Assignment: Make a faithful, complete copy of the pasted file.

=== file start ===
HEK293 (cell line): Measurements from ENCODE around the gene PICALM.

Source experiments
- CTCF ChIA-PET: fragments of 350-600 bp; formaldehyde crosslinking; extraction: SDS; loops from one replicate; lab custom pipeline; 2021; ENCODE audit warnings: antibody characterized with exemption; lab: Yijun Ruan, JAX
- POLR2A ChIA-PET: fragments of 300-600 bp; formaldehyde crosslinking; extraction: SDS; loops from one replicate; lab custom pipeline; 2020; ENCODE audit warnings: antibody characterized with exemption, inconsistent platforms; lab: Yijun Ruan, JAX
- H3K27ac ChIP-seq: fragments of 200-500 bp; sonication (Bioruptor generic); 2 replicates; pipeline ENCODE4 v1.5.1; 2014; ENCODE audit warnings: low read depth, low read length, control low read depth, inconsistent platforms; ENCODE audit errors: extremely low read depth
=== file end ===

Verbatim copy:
HEK293 (cell line): Measurements from ENCODE around the gene PICALM.

Source experiments
- CTCF ChIA-PET: fragments of 350-600 bp; formaldehyde crosslinking; extraction: SDS; loops from one replicate; lab custom pipeline; 2021; ENCODE audit warnings: antibody characterized with exemption; lab: Yijun Ruan, JAX
- POLR2A ChIA-PET: fragments of 300-600 bp; formaldehyde crosslinking; extraction: SDS; loops from one replicate; lab custom pipeline; 2020; ENCODE audit warnings: antibody characterized with exemption, inconsistent platforms; lab: Yijun Ruan, JAX
- H3K27ac ChIP-seq: fragments of 200-500 bp; sonication (Bioruptor generic); 2 replicates; pipeline ENCODE4 v1.5.1; 2014; ENCODE audit warnings: low read depth, low read length, control low read depth, inconsistent platforms; ENCODE audit errors: extremely low read depth